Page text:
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Pavilion for Women's Blog

February 27, 2023

Frachtman Family

Texas Children’s Pavilion for Women made one Austin woman’s dream of being a mom come true.

Natalie Frachtman, who lives in Austin with her husband Brandon, always hoped to become a mother. It was a chapter of life that she looked forward to with great expectation and excitement.  

February 23, 2023

Laptop typing

Mental health is a critical component of a woman’s treatment for endometriosis

As a reproductive psychiatrist, Dr. Karen Horst has seen the toll endometriosis pain can take on a woman’s mental health.

Her advice is robust, but it starts with early action. “The earlier patients receive the emotional support they need, the better their outcomes are,” said Dr. Horst, a women’s health specialist at Texas Children’s Pavilion for Women and an Assistant Professor at Baylor College of Medicine.

December 09, 2022

Menopause women

Not very long ago, menopause was an area of women’s health that was rarely discussed. Even as post-partum health gained more exposure in the early 2000s, menopause was left behind.

That’s why there is a need to provide education and information about menopause with just as much transparency as any other women’s health issue. Menopause is defined as the change in a woman’s body that typically occurs between the ages of 45 and 55, largely marking the end of menstruation.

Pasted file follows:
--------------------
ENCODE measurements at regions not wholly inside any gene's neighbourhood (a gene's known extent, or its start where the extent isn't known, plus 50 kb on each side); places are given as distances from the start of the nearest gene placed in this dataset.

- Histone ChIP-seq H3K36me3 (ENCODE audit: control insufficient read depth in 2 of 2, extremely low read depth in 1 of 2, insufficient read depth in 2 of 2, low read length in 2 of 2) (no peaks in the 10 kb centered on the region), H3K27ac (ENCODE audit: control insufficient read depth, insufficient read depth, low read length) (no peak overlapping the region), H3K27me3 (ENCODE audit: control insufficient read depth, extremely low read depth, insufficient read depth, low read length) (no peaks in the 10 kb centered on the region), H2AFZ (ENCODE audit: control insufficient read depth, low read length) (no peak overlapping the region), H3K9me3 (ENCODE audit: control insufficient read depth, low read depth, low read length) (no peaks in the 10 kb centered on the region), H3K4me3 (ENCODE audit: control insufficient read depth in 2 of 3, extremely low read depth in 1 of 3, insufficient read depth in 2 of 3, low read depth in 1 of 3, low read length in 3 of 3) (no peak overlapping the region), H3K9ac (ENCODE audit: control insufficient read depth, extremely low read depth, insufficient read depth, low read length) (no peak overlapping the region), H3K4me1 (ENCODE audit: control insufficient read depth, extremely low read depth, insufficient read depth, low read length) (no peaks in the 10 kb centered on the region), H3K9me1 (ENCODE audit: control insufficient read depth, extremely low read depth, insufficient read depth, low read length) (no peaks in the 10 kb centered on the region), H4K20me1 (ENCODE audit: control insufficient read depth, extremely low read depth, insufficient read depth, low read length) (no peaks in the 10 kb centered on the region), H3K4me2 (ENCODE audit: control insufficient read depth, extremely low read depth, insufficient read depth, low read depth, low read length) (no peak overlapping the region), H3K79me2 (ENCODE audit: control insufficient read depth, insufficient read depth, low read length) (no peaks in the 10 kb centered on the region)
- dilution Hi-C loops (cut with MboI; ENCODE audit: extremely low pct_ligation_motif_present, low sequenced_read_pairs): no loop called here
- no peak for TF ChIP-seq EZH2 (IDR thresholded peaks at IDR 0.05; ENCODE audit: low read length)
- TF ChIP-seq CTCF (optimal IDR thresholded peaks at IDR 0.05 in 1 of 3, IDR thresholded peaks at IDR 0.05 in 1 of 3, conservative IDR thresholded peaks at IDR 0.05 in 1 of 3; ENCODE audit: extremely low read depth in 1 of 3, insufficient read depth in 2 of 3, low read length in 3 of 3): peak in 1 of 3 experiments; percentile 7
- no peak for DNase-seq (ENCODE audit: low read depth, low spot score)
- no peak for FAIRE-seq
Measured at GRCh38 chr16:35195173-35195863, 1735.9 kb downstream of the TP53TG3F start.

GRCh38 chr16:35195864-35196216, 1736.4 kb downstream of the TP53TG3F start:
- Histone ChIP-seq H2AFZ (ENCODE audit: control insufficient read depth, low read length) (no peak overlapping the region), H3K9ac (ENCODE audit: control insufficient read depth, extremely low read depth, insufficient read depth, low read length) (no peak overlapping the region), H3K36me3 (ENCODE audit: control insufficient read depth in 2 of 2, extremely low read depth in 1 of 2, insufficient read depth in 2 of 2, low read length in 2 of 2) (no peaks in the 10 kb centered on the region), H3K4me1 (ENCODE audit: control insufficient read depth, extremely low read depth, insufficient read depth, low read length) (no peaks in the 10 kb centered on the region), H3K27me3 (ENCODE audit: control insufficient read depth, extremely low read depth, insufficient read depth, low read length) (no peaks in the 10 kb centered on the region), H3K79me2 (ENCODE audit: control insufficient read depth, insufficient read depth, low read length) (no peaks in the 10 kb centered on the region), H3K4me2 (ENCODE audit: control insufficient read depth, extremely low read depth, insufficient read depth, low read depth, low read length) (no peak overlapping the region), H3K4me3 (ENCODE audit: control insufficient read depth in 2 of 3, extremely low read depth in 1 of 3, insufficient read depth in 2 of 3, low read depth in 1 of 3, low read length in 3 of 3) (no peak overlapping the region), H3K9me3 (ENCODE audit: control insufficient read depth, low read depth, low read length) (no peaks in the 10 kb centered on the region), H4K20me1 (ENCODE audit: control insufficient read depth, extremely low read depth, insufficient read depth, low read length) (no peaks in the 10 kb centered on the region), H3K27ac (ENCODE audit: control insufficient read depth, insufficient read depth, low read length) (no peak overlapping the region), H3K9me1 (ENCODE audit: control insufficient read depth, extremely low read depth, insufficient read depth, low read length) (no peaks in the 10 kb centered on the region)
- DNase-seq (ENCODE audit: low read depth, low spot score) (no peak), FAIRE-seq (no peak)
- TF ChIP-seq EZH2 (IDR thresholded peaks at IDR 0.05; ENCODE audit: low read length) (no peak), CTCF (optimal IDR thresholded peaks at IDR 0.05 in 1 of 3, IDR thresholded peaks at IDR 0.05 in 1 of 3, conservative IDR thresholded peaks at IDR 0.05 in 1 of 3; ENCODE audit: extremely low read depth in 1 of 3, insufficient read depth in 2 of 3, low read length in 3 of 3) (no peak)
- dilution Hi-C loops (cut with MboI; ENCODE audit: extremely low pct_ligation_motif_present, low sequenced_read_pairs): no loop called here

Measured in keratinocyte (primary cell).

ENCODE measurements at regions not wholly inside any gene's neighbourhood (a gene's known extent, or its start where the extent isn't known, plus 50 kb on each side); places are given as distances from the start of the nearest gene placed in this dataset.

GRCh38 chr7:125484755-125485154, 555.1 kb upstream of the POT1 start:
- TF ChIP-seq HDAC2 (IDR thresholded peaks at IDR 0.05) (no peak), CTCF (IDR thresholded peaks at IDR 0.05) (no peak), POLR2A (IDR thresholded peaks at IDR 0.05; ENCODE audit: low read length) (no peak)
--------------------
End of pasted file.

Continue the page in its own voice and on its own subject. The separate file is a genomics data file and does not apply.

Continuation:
December 07, 2022

Overactive bladder

Overactive bladder is extremely common. Treatment options can help you live a full life.

More than 50 percent of women are struggling with insecurities, shame and a minimized life because of an overactive bladder. Overactive bladder is the name for a group of symptoms that include feeling that you need to urinate urgently, needing to urinate frequently during the day and night, and sometimes incontinence or leaking urine with the “gotta go” feeling. It is a condition that is extremely common — and treatable — in women around the world.

November 21, 2022

Northwest Texas twins saved by Texas Children’s Fetal Center

It’s a long drive from Dalhart in the Texas panhandle, the northern most part of the state, to Houston.

Approximately 600 miles.

But that’s exactly the drive doctors told the DeJong family they needed to make to save their twins’ lives.

When she was 18 weeks pregnant, Jessica DeJong and her husband, Patrick, received some dire news about the health of their twin daughters. Cornelia and Eleanor were showing signs of twin to twin transfusion syndrome (TTTS), which — if left untreated — can be life-threatening for one or both babies.

Jessica’s obstetrician noticed that Cornelia had too much amniotic fluid around her, while Eleanor had too little.